In the 2020 Wallethub ranking of cities across the U.S.,  Madison earned the title of the fifth happiest city.

Wallethub is an online resource that provides credit reports and free credit scores. In order to determine happiness levels, Wallethub compared 182 of the largest U.S. cities across three dimensions emotional and physical well-being, income and employment and community and environment.

The Wallethub rankings compared the 182 largest cities in the U.S using 30 metrics. According to WalletHub, each metric was graded on a 100-point scale, with a score of 100 representing maximum happiness. Some of the measurements used to comprise the rankings include a city’s depression rate, sports participation rate and job satisfaction. 

Madison ranked fifth in the U.S. for emotional and physical well-being, 13th for community and environment, and 21st for income and employment.

University of Wisconsin freshman Mason Gauthier finds happiness in Madison through friendships, stimulating surroundings, diversity and the constant energy flow of the city. 

“I love State Street and all of the city that surrounds the university,” Gauthier said. “It has a certain charm that makes you feel like you’re in a big city, but you still have a certain small-town midwestern comfort.”

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According to Wallethub, money is often seen as a gateway to happiness in American life. Though, according to a report from the Proceedings of the National Academy of Sciences of the United States of America, people who make $75,000 a year won’t get any higher satisfaction from more money. 

According to the World Happiness Report, the U.S. ranks as the 19th happiest country, despite being one of the richest.

According to Wallethub, each person attains their happiness through unique means, including from family, friends, activities, entertainment, work or living environment.

Psychologist Marica Cassarino wrote in a blog that people innately absorb the elements of their surroundings. The places that comprise the interactions and routines of peoples’ lives create tangible connections with its inhabitants.

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“The same way we become attached to our relatives and friends as we grow up, we can grow a sense of connectedness to the places where we live, spanning from our home to our neighborhood, our town,” Cassarino wrote.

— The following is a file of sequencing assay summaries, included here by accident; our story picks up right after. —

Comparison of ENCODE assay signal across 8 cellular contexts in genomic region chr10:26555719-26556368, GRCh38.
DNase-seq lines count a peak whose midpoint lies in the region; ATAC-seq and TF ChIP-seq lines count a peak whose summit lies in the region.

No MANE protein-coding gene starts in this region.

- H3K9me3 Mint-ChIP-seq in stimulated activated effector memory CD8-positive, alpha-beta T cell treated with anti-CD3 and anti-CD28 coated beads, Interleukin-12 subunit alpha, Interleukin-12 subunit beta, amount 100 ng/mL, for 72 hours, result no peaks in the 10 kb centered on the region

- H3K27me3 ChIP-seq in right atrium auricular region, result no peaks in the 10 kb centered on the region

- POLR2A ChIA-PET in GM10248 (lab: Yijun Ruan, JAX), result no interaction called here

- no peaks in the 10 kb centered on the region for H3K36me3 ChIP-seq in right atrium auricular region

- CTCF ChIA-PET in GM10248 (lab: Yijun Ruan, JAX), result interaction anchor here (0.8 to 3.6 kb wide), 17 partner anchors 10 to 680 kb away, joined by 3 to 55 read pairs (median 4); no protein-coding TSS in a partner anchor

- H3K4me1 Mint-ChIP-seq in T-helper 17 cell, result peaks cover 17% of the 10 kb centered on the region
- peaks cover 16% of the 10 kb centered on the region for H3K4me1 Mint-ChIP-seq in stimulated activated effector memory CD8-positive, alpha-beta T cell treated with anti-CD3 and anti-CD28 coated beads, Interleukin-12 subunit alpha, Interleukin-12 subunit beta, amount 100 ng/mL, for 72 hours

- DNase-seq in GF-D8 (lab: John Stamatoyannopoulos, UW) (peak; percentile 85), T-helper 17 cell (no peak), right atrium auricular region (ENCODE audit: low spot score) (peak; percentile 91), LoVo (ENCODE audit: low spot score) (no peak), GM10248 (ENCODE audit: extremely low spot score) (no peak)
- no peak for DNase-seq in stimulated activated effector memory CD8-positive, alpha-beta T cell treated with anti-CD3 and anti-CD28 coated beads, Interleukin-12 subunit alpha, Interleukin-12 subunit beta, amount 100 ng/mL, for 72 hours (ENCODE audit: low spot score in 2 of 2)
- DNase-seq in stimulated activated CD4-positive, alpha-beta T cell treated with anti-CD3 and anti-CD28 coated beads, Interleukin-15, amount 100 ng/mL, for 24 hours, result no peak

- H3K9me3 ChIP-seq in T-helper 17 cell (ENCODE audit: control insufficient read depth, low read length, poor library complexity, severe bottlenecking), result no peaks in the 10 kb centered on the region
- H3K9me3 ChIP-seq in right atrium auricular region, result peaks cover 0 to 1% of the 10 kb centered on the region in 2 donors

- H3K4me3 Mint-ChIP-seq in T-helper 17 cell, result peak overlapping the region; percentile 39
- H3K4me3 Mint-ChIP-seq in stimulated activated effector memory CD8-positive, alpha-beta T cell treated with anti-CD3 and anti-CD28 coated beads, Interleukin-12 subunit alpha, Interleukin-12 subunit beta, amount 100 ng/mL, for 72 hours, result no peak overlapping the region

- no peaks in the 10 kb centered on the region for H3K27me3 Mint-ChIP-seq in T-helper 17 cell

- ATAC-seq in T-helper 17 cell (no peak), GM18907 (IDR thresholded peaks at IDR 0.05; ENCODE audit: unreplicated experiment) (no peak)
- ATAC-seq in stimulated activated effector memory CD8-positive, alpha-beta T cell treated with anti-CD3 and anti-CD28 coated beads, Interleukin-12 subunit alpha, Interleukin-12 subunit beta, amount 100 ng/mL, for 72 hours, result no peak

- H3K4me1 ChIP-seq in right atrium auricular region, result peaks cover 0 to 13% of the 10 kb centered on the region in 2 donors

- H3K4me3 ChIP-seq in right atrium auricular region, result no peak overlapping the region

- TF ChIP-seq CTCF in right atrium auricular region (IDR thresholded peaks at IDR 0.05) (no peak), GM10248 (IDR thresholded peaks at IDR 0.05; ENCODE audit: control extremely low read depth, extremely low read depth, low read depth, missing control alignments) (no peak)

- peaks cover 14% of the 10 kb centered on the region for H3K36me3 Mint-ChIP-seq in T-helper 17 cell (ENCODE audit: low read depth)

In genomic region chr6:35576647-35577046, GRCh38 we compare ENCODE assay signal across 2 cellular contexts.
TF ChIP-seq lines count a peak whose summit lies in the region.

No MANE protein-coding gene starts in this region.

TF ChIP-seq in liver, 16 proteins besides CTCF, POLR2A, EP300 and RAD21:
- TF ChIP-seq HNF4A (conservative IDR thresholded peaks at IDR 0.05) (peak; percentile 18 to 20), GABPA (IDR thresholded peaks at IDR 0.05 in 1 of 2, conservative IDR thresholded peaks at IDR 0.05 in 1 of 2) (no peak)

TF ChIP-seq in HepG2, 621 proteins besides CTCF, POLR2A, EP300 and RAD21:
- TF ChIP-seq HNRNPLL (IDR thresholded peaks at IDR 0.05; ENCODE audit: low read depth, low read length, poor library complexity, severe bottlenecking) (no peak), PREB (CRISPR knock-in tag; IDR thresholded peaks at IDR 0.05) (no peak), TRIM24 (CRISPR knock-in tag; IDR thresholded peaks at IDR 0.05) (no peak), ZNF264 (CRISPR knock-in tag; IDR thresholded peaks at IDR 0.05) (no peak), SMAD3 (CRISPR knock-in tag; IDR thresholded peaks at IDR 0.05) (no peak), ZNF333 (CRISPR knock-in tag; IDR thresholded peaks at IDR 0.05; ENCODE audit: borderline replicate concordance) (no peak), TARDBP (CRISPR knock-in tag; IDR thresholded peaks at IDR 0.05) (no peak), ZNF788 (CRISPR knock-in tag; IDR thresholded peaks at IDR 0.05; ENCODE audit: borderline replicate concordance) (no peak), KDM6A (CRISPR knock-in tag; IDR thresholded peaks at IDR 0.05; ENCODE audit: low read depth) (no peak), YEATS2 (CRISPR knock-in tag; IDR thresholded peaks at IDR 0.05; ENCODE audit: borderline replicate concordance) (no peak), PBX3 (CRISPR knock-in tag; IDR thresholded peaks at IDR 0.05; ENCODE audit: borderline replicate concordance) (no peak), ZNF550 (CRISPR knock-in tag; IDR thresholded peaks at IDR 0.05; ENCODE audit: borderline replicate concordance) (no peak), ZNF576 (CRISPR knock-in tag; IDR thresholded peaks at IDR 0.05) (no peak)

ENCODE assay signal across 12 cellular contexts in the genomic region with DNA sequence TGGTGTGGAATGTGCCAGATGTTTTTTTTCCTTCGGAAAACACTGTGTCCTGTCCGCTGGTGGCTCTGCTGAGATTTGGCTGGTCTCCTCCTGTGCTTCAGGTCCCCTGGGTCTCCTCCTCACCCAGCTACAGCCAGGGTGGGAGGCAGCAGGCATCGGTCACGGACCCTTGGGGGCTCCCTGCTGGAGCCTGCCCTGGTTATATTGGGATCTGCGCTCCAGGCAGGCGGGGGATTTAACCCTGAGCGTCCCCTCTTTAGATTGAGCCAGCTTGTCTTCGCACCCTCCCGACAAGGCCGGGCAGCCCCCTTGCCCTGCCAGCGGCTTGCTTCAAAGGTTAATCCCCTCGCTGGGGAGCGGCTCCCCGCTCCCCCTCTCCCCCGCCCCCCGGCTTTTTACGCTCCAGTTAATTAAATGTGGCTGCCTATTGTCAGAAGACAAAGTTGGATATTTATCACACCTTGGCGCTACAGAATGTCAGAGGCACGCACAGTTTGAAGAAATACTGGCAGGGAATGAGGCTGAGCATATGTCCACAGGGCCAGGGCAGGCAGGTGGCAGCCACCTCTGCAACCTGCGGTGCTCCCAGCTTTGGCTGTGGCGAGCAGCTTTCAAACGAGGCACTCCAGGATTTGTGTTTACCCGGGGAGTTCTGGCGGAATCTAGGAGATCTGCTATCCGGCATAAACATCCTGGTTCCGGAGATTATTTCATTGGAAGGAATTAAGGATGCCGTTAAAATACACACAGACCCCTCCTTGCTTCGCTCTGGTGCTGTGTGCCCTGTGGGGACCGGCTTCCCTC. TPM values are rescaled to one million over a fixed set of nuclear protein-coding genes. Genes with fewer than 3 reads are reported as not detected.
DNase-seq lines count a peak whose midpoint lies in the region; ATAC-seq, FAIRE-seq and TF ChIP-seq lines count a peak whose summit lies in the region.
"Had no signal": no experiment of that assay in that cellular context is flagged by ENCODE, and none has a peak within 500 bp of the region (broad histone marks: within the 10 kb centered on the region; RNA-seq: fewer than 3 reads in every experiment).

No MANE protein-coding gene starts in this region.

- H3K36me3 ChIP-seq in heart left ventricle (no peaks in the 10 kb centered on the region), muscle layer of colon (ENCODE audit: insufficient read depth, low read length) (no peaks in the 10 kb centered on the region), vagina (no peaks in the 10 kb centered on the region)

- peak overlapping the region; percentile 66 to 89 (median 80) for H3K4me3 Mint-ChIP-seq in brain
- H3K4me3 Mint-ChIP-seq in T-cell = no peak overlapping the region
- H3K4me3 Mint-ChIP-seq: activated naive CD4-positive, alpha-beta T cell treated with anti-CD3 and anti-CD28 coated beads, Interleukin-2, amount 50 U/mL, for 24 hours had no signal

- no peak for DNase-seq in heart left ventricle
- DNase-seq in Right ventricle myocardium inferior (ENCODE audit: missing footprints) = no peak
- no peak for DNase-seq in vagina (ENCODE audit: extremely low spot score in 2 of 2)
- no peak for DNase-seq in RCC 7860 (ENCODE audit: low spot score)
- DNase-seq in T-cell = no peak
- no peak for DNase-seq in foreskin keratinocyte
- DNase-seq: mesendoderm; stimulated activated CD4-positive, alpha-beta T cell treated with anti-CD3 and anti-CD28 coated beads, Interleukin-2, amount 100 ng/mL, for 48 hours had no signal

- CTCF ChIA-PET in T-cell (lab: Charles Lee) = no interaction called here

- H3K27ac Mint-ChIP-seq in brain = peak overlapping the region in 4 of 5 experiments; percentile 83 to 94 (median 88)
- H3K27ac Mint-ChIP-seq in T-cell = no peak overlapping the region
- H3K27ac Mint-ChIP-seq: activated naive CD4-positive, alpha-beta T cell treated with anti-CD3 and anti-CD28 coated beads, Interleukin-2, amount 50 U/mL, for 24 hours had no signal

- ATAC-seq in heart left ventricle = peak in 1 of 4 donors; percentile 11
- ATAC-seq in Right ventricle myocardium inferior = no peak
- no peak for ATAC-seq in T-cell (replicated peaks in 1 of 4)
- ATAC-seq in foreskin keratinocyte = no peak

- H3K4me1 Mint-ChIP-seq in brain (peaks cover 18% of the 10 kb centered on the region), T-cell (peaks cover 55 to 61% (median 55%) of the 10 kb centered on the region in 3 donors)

According Cassarino, differences in cities and local neighborhoods across the U.S. can result in variances of citizens’ levels of happiness and well-being throughout the country.

UW alumnae and current Madison resident Kendall Meuwissen said she has a deep love for the city and found extensive opportunities in it.

Meuwissen said she found many different strong communities within the city. She added though she loves the smaller town atmosphere, the large population from the city provides many people to connect with. 

“Community members feel very supported and understood by their fellow Madison citizens,” Meuwissen said. “No matter where you are in your life stage you can find your own sub-community or a group of people that fit where you’re at.”

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Despite being a large city with many opportunities, Madison has a small city vibe, Meuwissen said. UW’s integration into the city is unique and brings people together, Meuwissen added.

“People are so happy in Madison for many reasons, but a big one is how beautiful it is everywhere you go. The nature, along with the downtown vibe, is so pretty and pleasant to be surrounded by, it boosts your mood,” Meuwissen said. 

Meuwissen said she enjoys the Saturday morning farmer’s market on the square, the terrace and other lake-related activities such as kayaking, sporting events and restaurants.

Meuwissen works in Madison as both a mechanical engineer and a dance teacher at a local studio. Mewuissen explained how though these two professions are on opposite sides of the occupation spectrum, she found both available positions in Madison. 

“Generally, I think job satisfaction is high,” Meuwisssen said. “There are so many different industries from research, healthcare and so many more, which allows for everyone to find something, no matter how niche your field, to fit your strengths and desires in a job.”

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UW freshman Lauren Bovy said Madison’s positive atmosphere influences students’ experiences at the university. UW’s close ties with the city creates a supportive and inclusive environment, Bovy said.

Bovy said seeing classmates and fellow residents outside of the classroom setting creates many more opportunities for deep community ties and friendships. 

“All of the unique elements of Madison as a place give people a sense of belonging and connection to the city that will last throughout their lives,” Bovy said.